I’ve been saying for some time that there is no such thing as B2B or B2C only P2P (Person to Person)
These are some extracts from a blog by Rick Segal in Forbes Magazine (original here: http://blogs.forbes.com/gyro/2011/06/16/b-to-b-has-ceased-to-be/) that say it much better:
B2B has ceased to be.
Death was inevitable when people began carrying their telecommunications and computing power with them. From that point “The Firm” lost its place as the organizing principle of business marketing.
If we really want to influence business decisions, from now on we have to reach and persuade the real seat of power, the individual. The customer is not a corporate entity, but an independently minded, highly connected, always-emotional human being. This individual is not only ascendant, but empowered and amplified.
Ninety percent of business decision making is emotional.
The new arena for business communications is now far bigger than the workplace. This is because work is no longer a place, but a state of mind. The connectedness of modern life sees no boundaries between work and home. It’s all part of the work-life continuum.
If we want to reach, persuade and engage business decision makers, we need to understand this “@ Work State of Mind” as completely and intimately as we can, so that we can ignite the emotions that cause decision-makers to shout, “Yes!”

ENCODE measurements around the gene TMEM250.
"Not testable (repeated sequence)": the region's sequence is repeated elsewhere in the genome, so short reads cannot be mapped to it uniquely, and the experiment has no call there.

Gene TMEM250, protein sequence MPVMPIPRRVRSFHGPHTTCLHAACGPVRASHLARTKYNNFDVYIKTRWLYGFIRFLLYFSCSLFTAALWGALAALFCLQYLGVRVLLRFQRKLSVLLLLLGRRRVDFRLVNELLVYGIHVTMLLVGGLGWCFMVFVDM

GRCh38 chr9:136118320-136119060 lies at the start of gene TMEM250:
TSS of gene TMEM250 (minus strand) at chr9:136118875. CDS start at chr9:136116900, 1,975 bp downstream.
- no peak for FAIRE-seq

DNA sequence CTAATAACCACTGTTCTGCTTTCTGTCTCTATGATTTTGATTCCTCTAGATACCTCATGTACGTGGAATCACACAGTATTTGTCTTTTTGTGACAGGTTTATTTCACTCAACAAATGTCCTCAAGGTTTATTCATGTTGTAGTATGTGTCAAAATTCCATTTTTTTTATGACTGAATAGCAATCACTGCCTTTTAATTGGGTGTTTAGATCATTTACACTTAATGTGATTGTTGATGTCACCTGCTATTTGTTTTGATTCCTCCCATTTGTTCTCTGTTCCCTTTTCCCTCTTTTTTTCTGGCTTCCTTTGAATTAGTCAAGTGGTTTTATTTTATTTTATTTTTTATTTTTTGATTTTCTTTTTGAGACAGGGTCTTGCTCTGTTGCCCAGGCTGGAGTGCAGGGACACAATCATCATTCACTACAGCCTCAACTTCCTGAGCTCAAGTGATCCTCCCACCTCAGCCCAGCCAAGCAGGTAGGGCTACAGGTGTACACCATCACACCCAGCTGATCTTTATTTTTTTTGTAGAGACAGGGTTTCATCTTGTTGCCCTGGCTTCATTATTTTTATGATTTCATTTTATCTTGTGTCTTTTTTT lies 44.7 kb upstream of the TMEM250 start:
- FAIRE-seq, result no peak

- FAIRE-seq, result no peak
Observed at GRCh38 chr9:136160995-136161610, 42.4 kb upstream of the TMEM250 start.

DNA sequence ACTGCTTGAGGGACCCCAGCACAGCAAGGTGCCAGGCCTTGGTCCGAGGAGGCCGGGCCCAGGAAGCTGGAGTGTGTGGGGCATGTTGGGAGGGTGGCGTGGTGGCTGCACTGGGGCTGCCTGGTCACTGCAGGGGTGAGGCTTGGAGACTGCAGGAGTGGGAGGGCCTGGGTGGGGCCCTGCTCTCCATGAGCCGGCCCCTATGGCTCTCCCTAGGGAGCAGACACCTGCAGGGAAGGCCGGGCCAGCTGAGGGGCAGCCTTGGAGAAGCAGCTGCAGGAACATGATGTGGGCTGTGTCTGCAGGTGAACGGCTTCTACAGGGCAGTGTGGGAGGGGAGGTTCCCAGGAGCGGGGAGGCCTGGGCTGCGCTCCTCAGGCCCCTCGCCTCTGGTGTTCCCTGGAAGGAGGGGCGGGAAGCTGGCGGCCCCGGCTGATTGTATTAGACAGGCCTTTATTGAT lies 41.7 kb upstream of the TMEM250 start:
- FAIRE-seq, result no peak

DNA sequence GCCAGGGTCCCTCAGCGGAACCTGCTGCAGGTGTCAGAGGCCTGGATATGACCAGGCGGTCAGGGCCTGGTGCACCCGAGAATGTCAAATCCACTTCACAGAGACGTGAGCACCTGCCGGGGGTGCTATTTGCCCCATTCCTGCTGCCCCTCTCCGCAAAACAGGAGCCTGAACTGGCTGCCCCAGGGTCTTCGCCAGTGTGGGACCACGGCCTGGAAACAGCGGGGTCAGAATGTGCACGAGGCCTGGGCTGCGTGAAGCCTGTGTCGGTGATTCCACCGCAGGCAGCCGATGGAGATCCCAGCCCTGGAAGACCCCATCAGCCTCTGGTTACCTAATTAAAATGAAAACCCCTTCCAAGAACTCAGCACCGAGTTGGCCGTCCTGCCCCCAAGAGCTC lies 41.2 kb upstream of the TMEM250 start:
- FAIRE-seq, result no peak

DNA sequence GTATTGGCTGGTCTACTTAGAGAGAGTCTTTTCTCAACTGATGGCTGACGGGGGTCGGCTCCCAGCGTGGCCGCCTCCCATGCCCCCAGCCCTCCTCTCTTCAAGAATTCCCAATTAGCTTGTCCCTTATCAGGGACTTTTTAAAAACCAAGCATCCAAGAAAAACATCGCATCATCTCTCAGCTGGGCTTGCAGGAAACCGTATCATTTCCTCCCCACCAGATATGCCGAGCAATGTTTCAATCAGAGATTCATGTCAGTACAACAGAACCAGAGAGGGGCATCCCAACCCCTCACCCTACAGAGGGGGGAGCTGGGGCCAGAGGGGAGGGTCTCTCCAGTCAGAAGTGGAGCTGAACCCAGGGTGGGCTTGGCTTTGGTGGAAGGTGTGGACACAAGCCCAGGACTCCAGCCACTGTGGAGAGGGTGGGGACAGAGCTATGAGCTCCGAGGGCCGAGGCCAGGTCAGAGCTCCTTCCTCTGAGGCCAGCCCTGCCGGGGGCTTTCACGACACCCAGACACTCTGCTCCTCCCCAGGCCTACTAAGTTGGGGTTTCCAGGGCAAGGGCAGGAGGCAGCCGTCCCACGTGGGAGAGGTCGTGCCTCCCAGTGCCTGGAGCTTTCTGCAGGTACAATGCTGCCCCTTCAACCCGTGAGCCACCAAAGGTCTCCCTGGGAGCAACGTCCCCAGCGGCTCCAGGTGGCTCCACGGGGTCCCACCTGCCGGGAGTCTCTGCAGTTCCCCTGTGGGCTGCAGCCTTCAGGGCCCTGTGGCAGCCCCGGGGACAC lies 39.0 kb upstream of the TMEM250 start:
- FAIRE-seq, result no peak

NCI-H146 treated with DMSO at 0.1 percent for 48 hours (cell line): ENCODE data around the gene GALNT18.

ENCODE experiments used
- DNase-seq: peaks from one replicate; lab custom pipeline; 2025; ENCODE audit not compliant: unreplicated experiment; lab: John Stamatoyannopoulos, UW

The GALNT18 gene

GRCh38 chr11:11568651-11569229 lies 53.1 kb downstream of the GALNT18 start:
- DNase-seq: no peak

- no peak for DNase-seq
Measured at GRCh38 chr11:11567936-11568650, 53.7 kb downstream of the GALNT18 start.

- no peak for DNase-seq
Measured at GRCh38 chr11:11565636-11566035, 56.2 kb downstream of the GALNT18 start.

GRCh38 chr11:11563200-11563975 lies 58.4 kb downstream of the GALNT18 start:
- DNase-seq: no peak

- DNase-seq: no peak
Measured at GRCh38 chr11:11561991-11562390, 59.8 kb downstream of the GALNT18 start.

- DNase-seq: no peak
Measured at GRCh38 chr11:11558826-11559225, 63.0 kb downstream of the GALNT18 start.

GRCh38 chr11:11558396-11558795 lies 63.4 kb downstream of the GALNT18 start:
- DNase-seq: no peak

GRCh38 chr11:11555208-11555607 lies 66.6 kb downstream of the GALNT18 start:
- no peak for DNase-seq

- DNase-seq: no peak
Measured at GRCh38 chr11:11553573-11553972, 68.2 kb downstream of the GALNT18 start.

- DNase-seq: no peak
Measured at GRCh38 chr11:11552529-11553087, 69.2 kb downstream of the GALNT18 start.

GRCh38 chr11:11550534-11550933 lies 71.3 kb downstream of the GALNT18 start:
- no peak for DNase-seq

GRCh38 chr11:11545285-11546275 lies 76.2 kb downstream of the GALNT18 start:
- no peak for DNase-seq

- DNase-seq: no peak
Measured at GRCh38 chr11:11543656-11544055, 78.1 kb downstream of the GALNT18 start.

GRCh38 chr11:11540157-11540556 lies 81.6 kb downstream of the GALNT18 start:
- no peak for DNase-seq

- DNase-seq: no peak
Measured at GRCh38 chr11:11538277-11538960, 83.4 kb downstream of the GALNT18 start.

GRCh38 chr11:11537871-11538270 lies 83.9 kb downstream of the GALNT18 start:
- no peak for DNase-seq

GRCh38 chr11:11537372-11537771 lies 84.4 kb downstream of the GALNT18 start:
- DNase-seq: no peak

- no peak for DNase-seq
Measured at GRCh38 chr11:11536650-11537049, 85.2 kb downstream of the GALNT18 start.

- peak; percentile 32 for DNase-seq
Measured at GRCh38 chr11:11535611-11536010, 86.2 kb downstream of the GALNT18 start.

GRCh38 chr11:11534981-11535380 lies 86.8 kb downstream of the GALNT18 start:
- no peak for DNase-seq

Isn't this a 'both and' argument rather than 'either or'? To me there's b2b/b2c and there's p2p. But they are used to describe different things.
There's always been p2p that's never gone away because it's the person that connects one business to another but in doing so a business is doing business with another business and thus b2b.
@GaryDickenson I think the B&C is useful in distinguishing between business and consumer customers but isn't it always the case that a person has to understand and communicate with another person in order to do business. Even in a supermarket where we are removed from the people who make the decisions about what goes on the shelves, it is still 'people' selling to other people and when your business gets a business client the transaction is always between two or more people representing those businesses.
Why do you say that "90% of business decisions are emotional"? As a large ticket B2B sales guy, I dont find that is the case at all.